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ECHR rules on Religious Discrimination


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15 January 2013

ECHR rules British Airways employee victim of Religious Discrimination

Judges at the European Court of Human Rights have ruled that Nadia Eweidas rights were violated under Article 9 of the European Convention on Human Rights.

Article 9 provides a right to freedom of thought, conscience and religion including a right to manifest a religion. One may freely manifest their religion or belief as long as it is not contrary to public order and safety, health and morals and the rights and freedoms of others.

The employee took her case to the ECHR after her employer prohibited her from wearing her cross necklace in a way that made it visible to others. BA made changes to their uniform policy back in 2007 to allow Nadia and others to wear symbols of their faith, hence employees have been working under these conditions since then.

The judgement handed down by the ECHR has given considerable discretion to employers to enable them to set policies for employees to follow whilst in the workplace.

The Archbishop of York commented on the case stating:- people of all faiths should be free to wear the symbols of their religion without discrimination, it is not obligatory for Christians to wear the a cross but they should be free to show their love for Jesus in this way if they so wish.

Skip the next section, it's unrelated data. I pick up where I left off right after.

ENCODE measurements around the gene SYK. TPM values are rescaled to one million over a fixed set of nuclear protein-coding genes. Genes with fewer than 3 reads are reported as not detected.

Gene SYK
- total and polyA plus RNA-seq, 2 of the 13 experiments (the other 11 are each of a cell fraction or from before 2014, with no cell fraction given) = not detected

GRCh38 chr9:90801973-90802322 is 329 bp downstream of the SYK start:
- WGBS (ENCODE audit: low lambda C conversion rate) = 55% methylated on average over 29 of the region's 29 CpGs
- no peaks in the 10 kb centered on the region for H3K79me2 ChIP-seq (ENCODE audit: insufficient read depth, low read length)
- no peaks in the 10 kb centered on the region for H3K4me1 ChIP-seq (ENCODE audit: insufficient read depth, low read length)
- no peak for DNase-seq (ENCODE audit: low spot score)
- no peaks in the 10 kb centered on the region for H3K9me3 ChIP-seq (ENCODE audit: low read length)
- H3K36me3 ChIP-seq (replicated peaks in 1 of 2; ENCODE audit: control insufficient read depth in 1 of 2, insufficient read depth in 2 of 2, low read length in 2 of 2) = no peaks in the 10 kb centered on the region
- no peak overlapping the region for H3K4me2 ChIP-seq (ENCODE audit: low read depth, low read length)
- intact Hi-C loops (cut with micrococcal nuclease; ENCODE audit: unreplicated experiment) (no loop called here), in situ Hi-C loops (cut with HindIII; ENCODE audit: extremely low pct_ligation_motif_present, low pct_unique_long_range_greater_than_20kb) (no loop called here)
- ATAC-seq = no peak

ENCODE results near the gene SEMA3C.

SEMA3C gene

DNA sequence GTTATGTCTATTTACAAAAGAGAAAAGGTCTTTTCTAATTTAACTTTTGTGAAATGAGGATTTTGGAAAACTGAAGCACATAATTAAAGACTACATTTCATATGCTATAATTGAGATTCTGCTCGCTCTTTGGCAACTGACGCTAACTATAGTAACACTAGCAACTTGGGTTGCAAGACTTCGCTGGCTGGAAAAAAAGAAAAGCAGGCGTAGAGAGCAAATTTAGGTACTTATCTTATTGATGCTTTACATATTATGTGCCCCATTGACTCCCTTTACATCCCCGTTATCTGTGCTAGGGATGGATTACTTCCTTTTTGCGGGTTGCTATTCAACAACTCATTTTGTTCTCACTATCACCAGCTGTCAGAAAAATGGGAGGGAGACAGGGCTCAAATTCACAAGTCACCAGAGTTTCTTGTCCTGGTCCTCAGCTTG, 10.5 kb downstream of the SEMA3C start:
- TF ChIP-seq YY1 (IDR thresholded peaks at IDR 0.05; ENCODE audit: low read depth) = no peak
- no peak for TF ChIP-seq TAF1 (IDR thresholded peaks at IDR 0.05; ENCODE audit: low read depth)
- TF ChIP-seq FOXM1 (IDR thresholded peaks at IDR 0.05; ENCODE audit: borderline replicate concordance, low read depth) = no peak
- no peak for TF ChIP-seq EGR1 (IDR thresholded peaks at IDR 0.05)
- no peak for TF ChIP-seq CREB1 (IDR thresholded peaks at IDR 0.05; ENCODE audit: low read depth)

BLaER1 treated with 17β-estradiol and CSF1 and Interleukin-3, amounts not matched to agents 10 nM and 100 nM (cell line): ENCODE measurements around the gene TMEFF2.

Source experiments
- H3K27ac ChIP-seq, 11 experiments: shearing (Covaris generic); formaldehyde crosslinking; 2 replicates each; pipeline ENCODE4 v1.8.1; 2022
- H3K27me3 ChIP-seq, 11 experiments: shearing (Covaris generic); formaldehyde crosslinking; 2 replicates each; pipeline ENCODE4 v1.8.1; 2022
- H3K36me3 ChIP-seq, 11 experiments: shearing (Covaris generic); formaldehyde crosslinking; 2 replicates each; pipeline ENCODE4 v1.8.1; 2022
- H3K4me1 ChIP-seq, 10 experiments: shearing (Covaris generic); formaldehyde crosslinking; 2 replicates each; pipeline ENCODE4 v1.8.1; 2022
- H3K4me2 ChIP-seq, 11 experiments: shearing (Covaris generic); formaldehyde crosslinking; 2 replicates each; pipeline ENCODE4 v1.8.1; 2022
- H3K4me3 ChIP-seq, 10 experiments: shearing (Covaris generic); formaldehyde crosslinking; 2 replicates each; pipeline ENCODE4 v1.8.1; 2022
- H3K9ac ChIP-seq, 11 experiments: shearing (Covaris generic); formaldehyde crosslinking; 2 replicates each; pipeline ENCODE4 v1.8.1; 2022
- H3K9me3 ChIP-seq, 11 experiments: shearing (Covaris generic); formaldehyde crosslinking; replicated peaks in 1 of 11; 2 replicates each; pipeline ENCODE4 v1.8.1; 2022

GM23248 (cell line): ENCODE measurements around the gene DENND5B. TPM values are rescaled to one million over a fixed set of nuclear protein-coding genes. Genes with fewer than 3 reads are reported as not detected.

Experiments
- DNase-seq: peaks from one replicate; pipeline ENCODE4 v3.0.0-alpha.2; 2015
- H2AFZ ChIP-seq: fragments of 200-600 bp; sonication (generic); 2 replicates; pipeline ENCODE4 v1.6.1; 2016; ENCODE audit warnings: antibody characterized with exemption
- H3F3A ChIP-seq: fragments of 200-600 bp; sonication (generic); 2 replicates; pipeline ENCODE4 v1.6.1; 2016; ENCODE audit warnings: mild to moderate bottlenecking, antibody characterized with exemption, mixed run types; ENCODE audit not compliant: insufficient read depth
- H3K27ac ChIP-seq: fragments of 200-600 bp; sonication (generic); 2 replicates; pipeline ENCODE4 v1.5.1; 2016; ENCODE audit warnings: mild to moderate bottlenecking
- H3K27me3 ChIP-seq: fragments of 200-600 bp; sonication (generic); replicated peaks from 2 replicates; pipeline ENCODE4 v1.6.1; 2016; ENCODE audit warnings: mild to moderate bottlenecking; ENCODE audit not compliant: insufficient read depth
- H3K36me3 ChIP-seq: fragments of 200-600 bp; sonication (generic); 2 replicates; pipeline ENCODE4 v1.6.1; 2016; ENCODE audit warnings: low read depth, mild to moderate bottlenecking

He added: The Equality Act 2010 encourages employers to promote diversity, whether people can wear a cross or pray together is not something courts and tribunals should have to rule upon-.

In an increasingly secular society, the judgement is an encouraging step as it ensures those practising one of the worlds major religions, freedom from discrimination in the workplace to a further degree.

By Rehana Ali, a paralegal at Lawdit that can be contacted at

About the Author

Lawdit Solicitors offer services and advice for litigation, commercial contracts, Intellectual Property and IT legal agreements. We are experts in commercial law with a heavy emphasis on Intellectual Property, Internet and e-commerce law. Lawdit is a member of the International Trademark Association, the Solicitors' Association of Higher Court Advocates and we are the appointed Solicitors to the largest webdesign association in the world, the United Kingdom Website Designers Association.

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Article Published/Sorted/Amended on Scopulus 2013-02-27 09:06:37 in Legal Articles

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